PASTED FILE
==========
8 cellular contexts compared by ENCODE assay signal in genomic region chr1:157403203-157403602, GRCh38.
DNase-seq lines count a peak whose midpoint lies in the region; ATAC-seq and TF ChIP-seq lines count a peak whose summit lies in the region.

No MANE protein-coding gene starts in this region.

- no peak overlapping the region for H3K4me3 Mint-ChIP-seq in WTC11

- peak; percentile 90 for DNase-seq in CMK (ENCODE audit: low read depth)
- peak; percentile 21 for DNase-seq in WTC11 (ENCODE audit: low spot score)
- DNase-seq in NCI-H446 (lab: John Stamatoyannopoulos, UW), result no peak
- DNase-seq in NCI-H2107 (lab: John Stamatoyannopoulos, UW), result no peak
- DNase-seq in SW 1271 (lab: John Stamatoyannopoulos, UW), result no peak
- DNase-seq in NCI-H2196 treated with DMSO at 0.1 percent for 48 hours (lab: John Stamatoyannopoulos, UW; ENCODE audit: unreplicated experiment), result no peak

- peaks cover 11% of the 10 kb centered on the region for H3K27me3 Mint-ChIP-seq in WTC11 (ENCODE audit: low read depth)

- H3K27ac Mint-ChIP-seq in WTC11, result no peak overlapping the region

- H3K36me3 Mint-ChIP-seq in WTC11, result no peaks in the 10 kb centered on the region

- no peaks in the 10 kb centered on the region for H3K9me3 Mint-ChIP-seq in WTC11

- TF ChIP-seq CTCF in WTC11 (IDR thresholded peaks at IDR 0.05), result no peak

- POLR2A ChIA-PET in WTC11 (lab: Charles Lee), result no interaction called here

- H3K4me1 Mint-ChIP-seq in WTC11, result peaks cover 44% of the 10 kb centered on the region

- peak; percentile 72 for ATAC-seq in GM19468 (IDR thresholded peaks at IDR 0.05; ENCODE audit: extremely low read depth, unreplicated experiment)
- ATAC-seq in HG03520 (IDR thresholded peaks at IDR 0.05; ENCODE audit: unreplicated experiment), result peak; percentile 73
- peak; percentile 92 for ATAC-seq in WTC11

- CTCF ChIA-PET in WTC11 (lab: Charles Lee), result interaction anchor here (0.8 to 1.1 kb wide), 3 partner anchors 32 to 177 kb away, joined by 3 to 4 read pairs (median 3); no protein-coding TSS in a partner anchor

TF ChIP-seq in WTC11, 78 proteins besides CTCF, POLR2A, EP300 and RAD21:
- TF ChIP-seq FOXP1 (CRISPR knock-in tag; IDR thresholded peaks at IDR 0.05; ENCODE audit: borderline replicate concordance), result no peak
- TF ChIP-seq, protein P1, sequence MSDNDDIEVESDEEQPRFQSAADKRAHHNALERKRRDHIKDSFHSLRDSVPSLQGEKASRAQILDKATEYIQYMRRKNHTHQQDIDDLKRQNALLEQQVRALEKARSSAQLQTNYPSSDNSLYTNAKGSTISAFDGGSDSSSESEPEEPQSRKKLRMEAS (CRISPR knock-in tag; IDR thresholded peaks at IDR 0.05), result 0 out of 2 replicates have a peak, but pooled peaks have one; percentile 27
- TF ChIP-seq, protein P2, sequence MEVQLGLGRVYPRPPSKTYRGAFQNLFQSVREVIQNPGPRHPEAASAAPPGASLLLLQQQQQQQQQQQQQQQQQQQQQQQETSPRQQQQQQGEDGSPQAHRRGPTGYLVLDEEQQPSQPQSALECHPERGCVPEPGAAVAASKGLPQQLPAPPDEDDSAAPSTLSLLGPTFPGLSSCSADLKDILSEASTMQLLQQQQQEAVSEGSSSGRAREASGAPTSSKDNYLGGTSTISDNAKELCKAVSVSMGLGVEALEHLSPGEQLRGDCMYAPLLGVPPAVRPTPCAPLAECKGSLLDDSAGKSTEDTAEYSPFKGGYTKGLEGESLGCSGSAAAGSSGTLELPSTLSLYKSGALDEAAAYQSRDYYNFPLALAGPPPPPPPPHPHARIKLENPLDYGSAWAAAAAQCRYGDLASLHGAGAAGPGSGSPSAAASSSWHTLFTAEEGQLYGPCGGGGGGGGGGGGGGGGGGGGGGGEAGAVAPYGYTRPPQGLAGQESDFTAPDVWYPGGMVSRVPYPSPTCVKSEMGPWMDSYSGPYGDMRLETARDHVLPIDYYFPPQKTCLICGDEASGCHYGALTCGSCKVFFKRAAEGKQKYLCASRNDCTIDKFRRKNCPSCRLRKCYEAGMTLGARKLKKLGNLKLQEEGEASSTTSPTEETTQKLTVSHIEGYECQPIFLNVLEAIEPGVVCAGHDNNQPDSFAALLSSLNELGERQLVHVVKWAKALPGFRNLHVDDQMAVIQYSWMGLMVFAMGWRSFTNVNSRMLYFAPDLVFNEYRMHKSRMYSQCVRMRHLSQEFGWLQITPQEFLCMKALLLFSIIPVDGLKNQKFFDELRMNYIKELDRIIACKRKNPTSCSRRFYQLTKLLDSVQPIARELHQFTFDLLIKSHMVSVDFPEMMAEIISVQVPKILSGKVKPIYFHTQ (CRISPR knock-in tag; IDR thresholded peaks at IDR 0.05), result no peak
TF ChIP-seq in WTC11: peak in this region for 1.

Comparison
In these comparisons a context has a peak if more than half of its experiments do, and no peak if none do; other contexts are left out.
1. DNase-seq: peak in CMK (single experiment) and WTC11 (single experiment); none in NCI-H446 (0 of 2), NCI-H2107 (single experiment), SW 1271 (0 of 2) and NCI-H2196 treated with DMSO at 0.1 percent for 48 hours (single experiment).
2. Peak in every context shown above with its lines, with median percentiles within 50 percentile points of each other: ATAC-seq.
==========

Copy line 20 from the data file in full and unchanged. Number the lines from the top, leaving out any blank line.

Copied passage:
- peak; percentile 92 for ATAC-seq in WTC11